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My Experience at AHA19 Scientific Sessions

#AHA19 was an amazing meeting in all aspects!! I totally enjoyed every moment and definitely recommend all fellows and early career cardiologists to attend and participate in this important meeting. I will share my experience and highlight important sessions fellows and early career colleagues should not miss.

The fellow-in-training (FIT) and Early Career Lounge

The FIT/Early Career Lounge is always open and welcoming to all fellows. There were amazing sessions throughout the meeting guiding fellows in issues that matter to them at their current level of training or practice. There were great talks by experts in the field for those who were interested in scientific writing, pursuing a career in interventional cardiology, electrophysiology, heart failure, imaging…etc These sessions were packed with fellows and early career colleagues from all over the world. After each session, there were productive discussions between the audience and the speakers, that helped further make it extremely useful sessions to attend.

The Go Red Women in Science and Medicine Lounge

The Go Red Women in Science and Medicine Lounge was also packed by great talks and tips by amazing women leaders in the field. Topics ranged from time/priority management, collaborations between scientists and MDs in clinical practice, and how to advocate for women in our exciting cardiovascular field. Similarly, each session was followed by extremely helpful tips and discussions that is very relevant to all of us, regardless of our level of training or career level.

The AHA Presidential Session

The AHA Presidential session was one of a kind! Dr Robert Harrington shared his inspiring journey how he became involved in AHA and scientific research, emphasizing why evidence matters and how we all can contribute to this amazing cardiovascular field. We were all very excited and delighted by the Hamilton performance as well!!

Late Breaking Trials

Needless to say, the late and non-late breaking trials at #AHA19 were very relevant to our clinical practice, from ISCHEMIA, ISCHEMIA-CKD, GALILEO, COLCOT, RECOVERY, DAPA-HF and many other trials. These results were released in packed halls with standing attendees, showing the importance of these trials to our daily practice.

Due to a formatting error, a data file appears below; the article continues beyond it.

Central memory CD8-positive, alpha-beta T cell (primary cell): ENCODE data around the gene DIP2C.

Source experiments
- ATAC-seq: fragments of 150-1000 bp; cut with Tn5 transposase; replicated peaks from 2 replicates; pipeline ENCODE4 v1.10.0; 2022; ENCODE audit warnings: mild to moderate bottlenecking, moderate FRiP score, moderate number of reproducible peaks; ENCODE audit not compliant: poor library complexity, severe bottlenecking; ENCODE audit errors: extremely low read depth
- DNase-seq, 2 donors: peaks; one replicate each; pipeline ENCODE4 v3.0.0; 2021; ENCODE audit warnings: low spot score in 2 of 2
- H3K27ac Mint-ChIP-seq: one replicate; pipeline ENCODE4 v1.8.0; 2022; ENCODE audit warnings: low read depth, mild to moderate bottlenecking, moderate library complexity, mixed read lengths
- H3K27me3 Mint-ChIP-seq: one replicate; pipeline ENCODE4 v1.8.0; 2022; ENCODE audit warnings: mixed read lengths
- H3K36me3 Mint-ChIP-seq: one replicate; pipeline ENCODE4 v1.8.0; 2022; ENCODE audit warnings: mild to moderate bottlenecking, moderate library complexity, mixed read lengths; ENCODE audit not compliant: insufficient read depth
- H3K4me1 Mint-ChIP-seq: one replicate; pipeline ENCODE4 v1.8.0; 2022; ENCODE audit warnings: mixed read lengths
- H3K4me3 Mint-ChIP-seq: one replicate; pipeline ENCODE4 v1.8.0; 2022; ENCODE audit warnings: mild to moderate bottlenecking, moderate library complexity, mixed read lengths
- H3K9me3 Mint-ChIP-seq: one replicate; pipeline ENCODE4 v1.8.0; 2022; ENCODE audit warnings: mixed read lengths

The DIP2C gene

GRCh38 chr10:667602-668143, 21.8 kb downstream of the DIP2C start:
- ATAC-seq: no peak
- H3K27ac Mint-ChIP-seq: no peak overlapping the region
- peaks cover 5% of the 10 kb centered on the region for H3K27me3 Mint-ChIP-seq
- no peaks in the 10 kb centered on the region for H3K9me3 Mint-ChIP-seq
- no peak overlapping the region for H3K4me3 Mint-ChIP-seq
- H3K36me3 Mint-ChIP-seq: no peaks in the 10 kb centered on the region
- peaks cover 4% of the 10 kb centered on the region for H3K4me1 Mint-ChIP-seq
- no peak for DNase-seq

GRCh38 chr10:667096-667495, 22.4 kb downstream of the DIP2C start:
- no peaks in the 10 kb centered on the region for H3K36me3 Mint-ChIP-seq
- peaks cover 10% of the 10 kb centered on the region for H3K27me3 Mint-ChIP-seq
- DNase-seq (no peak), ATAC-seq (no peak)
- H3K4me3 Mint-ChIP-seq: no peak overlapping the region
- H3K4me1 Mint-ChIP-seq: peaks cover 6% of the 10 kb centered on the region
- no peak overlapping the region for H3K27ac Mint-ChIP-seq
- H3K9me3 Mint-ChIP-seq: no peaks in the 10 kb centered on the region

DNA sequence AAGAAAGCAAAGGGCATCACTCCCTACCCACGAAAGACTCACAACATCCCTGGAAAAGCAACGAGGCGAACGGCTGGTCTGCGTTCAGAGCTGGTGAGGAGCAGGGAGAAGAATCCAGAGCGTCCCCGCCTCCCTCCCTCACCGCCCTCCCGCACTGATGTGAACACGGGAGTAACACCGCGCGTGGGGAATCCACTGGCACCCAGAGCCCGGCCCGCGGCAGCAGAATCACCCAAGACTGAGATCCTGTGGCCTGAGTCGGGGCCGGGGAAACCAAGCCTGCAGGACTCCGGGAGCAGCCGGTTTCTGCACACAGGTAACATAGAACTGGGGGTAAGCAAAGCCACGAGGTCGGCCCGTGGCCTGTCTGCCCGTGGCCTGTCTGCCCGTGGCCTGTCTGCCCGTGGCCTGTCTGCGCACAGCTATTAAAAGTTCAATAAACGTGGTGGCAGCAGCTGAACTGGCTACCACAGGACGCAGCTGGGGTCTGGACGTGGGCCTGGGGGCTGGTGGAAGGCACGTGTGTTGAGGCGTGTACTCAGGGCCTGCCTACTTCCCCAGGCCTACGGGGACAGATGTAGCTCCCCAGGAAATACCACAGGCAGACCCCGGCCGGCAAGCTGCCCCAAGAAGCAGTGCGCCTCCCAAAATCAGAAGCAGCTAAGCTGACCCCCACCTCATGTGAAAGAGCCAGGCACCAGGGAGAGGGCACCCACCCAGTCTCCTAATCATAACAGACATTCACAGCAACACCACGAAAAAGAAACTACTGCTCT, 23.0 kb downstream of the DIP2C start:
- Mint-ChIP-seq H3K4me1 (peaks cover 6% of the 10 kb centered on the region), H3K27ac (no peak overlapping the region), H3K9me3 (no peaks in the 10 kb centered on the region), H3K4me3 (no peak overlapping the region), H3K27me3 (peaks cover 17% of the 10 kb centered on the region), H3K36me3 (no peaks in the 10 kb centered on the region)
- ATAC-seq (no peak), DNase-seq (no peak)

Technology/Simulation Hall and Poster Sessions

Moreover, there were concurrent sessions throughout the meeting for those of us who like to practice and use their hand skills in the technology and simulation hall, where you get to use the most up-to-date tools and equipment, including wires and simulation devices. In addition, the poster sessions were a great opportunity to engage in basic and clinical science and exchange ideas with researchers across the globe.

In conclusion, AHA19 was a great meeting that combined both basic and clinical sciences with emphasis on one goal: Evidence Matters for Better Patient Care. I look forward to AHA20 in Dallas, Texas on November 14-16!!

 

The views, opinions and positions expressed within this blog are those of the author(s) alone and do not represent those of the American Heart Association. The accuracy, completeness and validity of any statements made within this article are not guaranteed. We accept no liability for any errors, omissions or representations. The copyright of this content belongs to the author and any liability with regards to infringement of intellectual property rights remains with them. The Early Career Voice blog is not intended to provide medical advice or treatment. Only your healthcare provider can provide that. The American Heart Association recommends that you consult your healthcare provider regarding your personal health matters. If you think you are having a heart attack, stroke or another emergency, please call 911 immediately.